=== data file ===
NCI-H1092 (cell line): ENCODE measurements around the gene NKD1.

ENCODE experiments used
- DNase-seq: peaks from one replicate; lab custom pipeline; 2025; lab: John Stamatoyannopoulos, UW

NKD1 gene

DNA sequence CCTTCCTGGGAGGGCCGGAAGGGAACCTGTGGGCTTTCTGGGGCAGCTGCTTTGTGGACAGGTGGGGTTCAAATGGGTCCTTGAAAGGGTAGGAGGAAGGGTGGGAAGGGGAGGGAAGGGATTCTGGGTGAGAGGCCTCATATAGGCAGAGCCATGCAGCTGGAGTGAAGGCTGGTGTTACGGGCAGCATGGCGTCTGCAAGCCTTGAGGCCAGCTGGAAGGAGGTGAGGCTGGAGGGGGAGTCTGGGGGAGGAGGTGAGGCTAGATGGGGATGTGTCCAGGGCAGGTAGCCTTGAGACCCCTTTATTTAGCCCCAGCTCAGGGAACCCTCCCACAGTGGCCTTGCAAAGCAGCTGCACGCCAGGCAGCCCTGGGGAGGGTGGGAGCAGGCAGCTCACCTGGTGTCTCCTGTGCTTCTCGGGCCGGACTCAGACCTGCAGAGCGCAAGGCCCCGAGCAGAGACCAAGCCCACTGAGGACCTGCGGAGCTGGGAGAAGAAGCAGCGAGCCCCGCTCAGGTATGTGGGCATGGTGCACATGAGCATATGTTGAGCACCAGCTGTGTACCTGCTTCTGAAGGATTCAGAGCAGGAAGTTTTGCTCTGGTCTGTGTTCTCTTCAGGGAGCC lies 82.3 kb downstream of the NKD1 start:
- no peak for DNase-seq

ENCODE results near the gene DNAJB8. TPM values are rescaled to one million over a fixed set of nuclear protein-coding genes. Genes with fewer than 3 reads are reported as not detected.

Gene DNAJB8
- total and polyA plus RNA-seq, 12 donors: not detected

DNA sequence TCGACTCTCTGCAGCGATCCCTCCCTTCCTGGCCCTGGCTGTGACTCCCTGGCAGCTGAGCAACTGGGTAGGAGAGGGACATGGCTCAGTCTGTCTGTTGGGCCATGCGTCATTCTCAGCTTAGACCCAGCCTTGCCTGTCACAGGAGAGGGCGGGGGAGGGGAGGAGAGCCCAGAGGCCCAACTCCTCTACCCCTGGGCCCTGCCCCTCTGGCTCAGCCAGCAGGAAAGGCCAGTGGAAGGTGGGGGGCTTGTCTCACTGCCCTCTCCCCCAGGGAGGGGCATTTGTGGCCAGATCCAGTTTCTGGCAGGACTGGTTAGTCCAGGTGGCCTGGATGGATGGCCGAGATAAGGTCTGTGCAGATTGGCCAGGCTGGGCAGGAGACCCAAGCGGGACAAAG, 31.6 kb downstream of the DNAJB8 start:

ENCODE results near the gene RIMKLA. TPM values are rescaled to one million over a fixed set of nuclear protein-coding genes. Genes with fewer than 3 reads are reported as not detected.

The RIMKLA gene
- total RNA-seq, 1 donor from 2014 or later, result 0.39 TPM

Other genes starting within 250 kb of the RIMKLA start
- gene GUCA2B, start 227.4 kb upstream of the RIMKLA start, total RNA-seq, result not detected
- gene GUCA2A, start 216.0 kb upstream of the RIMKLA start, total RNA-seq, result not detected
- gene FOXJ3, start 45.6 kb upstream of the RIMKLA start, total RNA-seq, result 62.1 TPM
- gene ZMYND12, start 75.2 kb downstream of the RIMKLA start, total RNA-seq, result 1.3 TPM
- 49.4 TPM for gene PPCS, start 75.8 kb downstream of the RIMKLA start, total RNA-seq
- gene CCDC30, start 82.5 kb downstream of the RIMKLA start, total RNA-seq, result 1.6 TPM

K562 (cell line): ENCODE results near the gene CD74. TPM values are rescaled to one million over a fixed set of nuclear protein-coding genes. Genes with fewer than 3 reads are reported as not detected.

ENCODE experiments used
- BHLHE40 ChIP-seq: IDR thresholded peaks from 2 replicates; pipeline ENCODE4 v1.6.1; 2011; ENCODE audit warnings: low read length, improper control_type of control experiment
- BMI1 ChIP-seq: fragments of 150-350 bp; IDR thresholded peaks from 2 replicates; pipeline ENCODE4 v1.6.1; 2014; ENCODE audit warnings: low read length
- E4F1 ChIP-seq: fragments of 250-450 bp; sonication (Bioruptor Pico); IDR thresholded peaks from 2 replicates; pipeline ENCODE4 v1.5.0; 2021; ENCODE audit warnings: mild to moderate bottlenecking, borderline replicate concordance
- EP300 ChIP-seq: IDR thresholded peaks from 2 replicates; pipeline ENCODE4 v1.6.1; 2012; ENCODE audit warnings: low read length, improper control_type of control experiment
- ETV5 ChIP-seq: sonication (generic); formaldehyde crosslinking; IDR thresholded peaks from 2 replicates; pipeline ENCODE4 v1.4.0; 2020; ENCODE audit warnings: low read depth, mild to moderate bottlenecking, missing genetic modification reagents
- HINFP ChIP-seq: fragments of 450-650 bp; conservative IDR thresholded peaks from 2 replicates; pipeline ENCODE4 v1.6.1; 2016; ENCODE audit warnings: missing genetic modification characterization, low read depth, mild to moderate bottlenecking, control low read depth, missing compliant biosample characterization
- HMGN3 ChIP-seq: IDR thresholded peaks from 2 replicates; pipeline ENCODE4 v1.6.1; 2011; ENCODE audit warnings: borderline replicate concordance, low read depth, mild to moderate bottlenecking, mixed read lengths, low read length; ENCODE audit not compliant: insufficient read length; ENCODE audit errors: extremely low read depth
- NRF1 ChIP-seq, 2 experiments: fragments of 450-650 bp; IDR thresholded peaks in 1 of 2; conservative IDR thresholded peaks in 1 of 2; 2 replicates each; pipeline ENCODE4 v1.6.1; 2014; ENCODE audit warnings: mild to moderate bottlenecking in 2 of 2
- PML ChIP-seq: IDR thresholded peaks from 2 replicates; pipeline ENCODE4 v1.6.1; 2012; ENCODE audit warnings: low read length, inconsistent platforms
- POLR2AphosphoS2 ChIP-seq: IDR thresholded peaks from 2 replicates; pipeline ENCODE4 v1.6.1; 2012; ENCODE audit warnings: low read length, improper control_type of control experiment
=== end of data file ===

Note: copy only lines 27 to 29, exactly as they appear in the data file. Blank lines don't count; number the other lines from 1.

- ETV5 ChIP-seq: sonication (generic); formaldehyde crosslinking; IDR thresholded peaks from 2 replicates; pipeline ENCODE4 v1.4.0; 2020; ENCODE audit warnings: low read depth, mild to moderate bottlenecking, missing genetic modification reagents
- HINFP ChIP-seq: fragments of 450-650 bp; conservative IDR thresholded peaks from 2 replicates; pipeline ENCODE4 v1.6.1; 2016; ENCODE audit warnings: missing genetic modification characterization, low read depth, mild to moderate bottlenecking, control low read depth, missing compliant biosample characterization
- HMGN3 ChIP-seq: IDR thresholded peaks from 2 replicates; pipeline ENCODE4 v1.6.1; 2011; ENCODE audit warnings: borderline replicate concordance, low read depth, mild to moderate bottlenecking, mixed read lengths, low read length; ENCODE audit not compliant: insufficient read length; ENCODE audit errors: extremely low read depth